Representatives from NM vote 2-1 on party lines for impeachment

Rep. Teresa Leger Fernandez

Copyright © 2021 Albuquerque Journal

It was a historic day in Congress, but not one to celebrate, said Rep. Teresa Leger Fernández, D-N.M.

“Having to vote on impeachment as my third significant vote of my tenure in Congress was incredibly sad,” she said in an interview with the Journal shortly after she voted to impeach President Donald Trump. “The whole ordeal evokes both anger and sadness.”

In a bipartisan effort that included 10 Republicans, Trump was impeached Wednesday for the second time. This time, he was charged with “high crimes and misdemeanors by inciting violence against the government of the United States.”

The charge is for his role in encouraging the mob that stormed the U.S. Capitol building last week in an effort to disrupt the certification of President-elect Joe Biden’s victory. Five deaths were attributed to the violence.

The overall tally was 232 in favor of impeachment and 197 against it. New Mexico’s three members of Congress were split along party lines, voting 2-1 to impeach.

Leger Fernández and Rep. Deb Haaland, D-N.M., voted to impeach Trump, and Rep. Yvette Herrell, R-N.M., voted against the effort.

Herrell, in a speech on the House floor Wednesday, denounced the violence that occurred at the Capitol last week but said she didn’t support taking action against Trump.

Rep. Deb Haaland

Last week, Herrell was one of dozens of Republican lawmakers who objected to the Electoral College vote in several states, which is what many of the pro-Trump extremists were demanding when they stormed the U.S. Capitol building. But Herrell has defended her objection, saying she wanted to draw attention to voting practices in several states.

On Wednesday, she voted against impeachment saying on the House floor, “I don’t believe, Madam Speaker, that the American people have an appetite for this.”

While Herrell and other Republicans said the effort will only further divide the country, Leger Fernández said the step is necessary.

“Healing and unity begin with accountability,” she said. “We have to say that this will never be accepted, trying to overturn and interfere with a peaceful transition of power. … Then we can begin to do the work that our constituents sent us here to do.”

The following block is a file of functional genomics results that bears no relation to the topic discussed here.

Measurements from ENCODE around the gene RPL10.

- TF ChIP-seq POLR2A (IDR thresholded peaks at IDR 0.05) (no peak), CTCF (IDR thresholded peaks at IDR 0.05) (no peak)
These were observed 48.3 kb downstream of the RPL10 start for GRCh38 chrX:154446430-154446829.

Haaland voted to impeach Trump on Wednesday but couldn’t be reached for comment.

The House vote has set up an impeachment trial in the Senate, though it’s not likely to take place before Trump leaves office Jan. 20.

The article of impeachment adopted by the House seeks Trump’s immediate removal from office and “disqualification to hold and enjoy any office of honor, trust, or profit under the United States.”

Rep. Yvette Herrell, R-N.M., speaks last week as the House debates an objection to confirming the Electoral College vote from Pennsylvania. She has since had to defend her decision to object. (House Television Via AP)

New Mexico’s senators said in statements that they were ready to try the case.

“Now that President Trump has been impeached by a bipartisan vote in the House, the Senate has a duty to the Constitution and to the American people to act quickly to take up these charges,” said Sen. Martin Heinrich, D-N.M. “This man is a clear and present danger to our republic. He is not fit to serve as our president for one minute longer or to hold public office ever again.”

Sen. Ben Ray Luján, D-N.M., said he will vote to remove Trump.

“The Senate now has the constitutional duty to act, and I will stand up for our republic, defend our democracy, and vote for removal,” he said.

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